The biggest obstacle to being a good manager, in my limited experience, is changing the mindset. It’s no longer about me or what I can do – it’s all about what the team can do! My project is no longer writing code – my project is building an effective team. I can no longer can get quick wins – I have to wait for wins by the team. It’s no longer about deep work just for me – it’s about enabling deep work for my teammates, which means shielding distractions, ensuring a good sequence of projects, etc. And so on.

What’s your work day like and how do you manage your time, emails, etc.?

It’s a cliche at this point, but I do believe in and break up my day into manager’s schedule for the first few hours of the day and few hours at night, when I have calls with the other office. Post-lunch, I try to have a maker’s schedule, whether it is doing code reviews, reviewing dev specs, or writing code myself.

What’s a personal habit that contributes to your success?

I would say revisiting fundamentals often, has helped me.

As a manager, there are only 2 things that determine my performance – results of the team and retention (hiring). I focus on those.

Plus, I keep learning and unlearning what it means to be a good manager.

For example, a year ago, I read Accelerate and my focus was all about having the best tools and workflow, and even got my team to explore a few options. Ultimately, it didn’t work out, and that was fine because it was an exploration experiment. However, I realized that it was actually detrimental because my team didn’t see more features being shipped and didn’t see the connection between tools and features, even though I did. Since then, I have unlearned about focusing on things that improve team’s velocity, and instead focus on the team’s velocity itself and things we can do as part of that work. Since then, making steady progress and shipping features regularly and on time, has boosted morale far more than anything else. Now, I consider momentum far more important than having the best tools or workflow. Maybe I’ll unlearn this and learn something new in the next six months.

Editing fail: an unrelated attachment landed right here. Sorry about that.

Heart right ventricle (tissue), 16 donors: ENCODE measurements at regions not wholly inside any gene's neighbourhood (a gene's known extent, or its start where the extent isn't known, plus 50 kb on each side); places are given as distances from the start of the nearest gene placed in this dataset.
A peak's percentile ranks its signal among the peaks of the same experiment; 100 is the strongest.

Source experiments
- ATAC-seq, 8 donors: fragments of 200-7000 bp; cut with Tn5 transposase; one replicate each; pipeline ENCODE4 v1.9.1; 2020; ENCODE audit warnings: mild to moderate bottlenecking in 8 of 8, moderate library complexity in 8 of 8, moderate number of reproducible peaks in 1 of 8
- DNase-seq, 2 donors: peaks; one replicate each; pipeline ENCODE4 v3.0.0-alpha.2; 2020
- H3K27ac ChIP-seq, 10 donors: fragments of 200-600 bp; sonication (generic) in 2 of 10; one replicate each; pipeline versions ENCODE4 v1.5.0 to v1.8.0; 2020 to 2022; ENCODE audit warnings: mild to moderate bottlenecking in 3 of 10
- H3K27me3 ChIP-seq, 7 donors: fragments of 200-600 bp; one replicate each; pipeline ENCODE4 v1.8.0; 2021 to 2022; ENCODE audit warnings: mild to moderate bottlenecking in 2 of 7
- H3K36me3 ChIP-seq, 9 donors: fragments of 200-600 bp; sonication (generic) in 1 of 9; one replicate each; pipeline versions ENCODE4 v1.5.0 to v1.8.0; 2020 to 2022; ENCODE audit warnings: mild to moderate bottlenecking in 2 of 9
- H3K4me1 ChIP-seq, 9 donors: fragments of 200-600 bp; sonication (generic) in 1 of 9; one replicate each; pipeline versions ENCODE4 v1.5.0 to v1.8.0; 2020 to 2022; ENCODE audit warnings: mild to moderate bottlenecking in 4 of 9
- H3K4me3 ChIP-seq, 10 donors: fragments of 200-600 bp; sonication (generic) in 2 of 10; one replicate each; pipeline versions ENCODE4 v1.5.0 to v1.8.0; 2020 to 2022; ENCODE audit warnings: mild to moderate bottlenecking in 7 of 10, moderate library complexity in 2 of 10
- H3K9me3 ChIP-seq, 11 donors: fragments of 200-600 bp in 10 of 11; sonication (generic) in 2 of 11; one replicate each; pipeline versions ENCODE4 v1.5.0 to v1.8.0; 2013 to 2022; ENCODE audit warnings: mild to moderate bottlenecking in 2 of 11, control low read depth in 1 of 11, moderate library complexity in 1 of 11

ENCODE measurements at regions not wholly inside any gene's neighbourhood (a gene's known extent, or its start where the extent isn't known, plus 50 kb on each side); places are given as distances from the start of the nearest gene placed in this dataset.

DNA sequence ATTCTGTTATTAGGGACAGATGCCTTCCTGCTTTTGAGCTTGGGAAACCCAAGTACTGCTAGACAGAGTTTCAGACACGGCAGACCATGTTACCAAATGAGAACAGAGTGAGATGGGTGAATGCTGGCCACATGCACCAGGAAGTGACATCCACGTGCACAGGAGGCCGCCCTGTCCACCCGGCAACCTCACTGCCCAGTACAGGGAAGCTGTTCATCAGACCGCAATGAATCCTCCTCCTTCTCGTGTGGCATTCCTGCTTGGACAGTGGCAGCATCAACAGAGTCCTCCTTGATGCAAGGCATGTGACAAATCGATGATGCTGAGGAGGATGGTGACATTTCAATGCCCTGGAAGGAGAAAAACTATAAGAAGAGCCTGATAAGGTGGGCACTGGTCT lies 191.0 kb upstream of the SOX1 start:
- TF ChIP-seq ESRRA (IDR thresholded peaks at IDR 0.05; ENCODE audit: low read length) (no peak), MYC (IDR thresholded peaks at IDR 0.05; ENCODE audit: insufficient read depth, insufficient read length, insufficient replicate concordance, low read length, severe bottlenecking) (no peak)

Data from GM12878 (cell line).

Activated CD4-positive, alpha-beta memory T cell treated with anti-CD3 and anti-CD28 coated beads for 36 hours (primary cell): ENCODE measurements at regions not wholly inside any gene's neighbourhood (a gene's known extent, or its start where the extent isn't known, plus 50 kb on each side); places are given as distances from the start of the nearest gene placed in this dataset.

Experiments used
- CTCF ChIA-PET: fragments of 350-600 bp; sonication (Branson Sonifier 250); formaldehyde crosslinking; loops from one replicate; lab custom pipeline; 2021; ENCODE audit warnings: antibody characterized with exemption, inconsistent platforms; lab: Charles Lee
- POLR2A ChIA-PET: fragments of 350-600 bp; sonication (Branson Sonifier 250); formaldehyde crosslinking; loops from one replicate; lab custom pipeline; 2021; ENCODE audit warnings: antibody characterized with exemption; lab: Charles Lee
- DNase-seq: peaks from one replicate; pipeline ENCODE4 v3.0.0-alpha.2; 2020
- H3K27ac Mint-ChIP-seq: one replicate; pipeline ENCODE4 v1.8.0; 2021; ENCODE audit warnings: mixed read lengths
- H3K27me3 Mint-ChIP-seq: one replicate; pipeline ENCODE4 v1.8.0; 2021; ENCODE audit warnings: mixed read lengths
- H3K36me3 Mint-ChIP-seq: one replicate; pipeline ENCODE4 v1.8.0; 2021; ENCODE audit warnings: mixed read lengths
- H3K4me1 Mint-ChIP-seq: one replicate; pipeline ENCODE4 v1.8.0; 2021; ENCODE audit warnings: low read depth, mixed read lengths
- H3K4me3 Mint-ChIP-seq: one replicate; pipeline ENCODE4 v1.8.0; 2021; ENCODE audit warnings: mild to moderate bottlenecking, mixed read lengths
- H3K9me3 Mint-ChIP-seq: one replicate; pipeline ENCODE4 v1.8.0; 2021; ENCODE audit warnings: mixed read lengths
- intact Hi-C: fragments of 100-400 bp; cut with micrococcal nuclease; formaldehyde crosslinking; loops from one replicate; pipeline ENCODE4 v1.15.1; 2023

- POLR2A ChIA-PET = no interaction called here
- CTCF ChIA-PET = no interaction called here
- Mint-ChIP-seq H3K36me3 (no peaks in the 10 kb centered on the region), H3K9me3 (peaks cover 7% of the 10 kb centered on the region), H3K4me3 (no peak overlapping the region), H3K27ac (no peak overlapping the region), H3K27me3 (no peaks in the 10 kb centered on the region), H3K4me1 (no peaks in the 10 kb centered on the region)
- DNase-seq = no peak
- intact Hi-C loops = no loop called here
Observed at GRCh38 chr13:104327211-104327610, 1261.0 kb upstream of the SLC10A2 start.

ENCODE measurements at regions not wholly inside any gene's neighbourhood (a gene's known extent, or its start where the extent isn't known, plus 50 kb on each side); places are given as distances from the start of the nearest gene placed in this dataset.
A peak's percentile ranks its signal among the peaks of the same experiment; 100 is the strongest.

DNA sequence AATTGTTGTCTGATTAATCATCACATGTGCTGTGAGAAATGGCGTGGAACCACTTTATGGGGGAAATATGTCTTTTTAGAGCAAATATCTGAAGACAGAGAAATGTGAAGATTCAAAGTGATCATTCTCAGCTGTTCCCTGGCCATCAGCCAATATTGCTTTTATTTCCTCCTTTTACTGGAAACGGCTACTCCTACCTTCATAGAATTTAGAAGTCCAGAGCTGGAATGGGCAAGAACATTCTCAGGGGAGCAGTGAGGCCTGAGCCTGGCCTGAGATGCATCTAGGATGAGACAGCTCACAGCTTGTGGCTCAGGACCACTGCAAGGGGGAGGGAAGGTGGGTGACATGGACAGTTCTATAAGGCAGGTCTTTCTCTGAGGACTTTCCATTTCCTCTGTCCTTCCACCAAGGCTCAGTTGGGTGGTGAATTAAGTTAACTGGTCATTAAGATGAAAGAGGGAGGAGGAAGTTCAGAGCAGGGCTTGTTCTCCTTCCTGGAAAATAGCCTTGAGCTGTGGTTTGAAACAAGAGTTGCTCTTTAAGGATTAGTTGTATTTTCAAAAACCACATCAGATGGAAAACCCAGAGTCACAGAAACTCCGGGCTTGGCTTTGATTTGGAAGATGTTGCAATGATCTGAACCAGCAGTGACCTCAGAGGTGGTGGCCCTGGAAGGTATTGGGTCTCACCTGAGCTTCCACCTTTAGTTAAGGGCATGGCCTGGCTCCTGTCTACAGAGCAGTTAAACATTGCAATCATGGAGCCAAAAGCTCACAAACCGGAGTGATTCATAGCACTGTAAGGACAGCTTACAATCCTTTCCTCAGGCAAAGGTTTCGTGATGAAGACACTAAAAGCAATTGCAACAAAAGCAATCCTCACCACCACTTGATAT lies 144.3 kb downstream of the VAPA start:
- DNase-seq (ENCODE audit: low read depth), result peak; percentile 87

Share an internet resource or tool that you can’t live without.

OrgMode, my secret weapon 🙂

I’ll sneak in another one, because this one’s more on-topic :

If you could recommend one book to managers, what would it be and why?

The First 90 Days. Because it clearly walks you through understanding the context and foci of management. Getting started on the right foot is important and this book will help with that. Look for “structured learning process” and “five types of conversation with your boss” in particular.

What is your approach to mentoring and coaching members of your team?

My fundamental question every day is: For each person, what is the next challenge?

I have to approach the question both from the person’s point of view, e.g. are they ready for it, if not, how will they be ready for it? as well as the organization’s point of view – Does the project have enough clarity? Has the project been green-lighted by leadership? Are other teams in the right spot to make this project successful?, etc.

Where can we go to learn more about you? (e.g., LinkedIn, Twitter, Blog, GitHub)

My blog –